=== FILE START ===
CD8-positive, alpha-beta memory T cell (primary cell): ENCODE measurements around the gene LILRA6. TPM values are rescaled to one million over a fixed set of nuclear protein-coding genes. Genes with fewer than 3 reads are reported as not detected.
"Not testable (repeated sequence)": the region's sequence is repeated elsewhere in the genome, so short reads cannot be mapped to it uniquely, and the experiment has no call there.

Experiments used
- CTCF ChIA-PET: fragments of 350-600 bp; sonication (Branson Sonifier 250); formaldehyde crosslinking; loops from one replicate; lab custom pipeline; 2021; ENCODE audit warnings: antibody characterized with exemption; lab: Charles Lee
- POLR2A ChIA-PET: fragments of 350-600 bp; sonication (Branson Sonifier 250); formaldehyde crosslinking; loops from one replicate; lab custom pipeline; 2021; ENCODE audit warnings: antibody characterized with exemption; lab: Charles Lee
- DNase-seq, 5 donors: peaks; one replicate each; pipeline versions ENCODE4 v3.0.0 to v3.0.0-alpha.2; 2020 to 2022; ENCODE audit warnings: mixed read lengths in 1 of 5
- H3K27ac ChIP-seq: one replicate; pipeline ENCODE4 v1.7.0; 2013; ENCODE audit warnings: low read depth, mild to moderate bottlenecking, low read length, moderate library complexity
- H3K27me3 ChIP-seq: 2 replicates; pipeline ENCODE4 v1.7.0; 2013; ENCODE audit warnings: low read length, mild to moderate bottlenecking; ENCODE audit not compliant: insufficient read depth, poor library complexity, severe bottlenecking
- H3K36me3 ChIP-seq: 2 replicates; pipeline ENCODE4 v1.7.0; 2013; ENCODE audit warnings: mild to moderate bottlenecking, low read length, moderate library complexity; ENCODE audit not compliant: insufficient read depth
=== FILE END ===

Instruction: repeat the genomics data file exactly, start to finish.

CD8-positive, alpha-beta memory T cell (primary cell): ENCODE measurements around the gene LILRA6. TPM values are rescaled to one million over a fixed set of nuclear protein-coding genes. Genes with fewer than 3 reads are reported as not detected.
"Not testable (repeated sequence)": the region's sequence is repeated elsewhere in the genome, so short reads cannot be mapped to it uniquely, and the experiment has no call there.

Experiments used
- CTCF ChIA-PET: fragments of 350-600 bp; sonication (Branson Sonifier 250); formaldehyde crosslinking; loops from one replicate; lab custom pipeline; 2021; ENCODE audit warnings: antibody characterized with exemption; lab: Charles Lee
- POLR2A ChIA-PET: fragments of 350-600 bp; sonication (Branson Sonifier 250); formaldehyde crosslinking; loops from one replicate; lab custom pipeline; 2021; ENCODE audit warnings: antibody characterized with exemption; lab: Charles Lee
- DNase-seq, 5 donors: peaks; one replicate each; pipeline versions ENCODE4 v3.0.0 to v3.0.0-alpha.2; 2020 to 2022; ENCODE audit warnings: mixed read lengths in 1 of 5
- H3K27ac ChIP-seq: one replicate; pipeline ENCODE4 v1.7.0; 2013; ENCODE audit warnings: low read depth, mild to moderate bottlenecking, low read length, moderate library complexity
- H3K27me3 ChIP-seq: 2 replicates; pipeline ENCODE4 v1.7.0; 2013; ENCODE audit warnings: low read length, mild to moderate bottlenecking; ENCODE audit not compliant: insufficient read depth, poor library complexity, severe bottlenecking
- H3K36me3 ChIP-seq: 2 replicates; pipeline ENCODE4 v1.7.0; 2013; ENCODE audit warnings: mild to moderate bottlenecking, low read length, moderate library complexity; ENCODE audit not compliant: insufficient read depth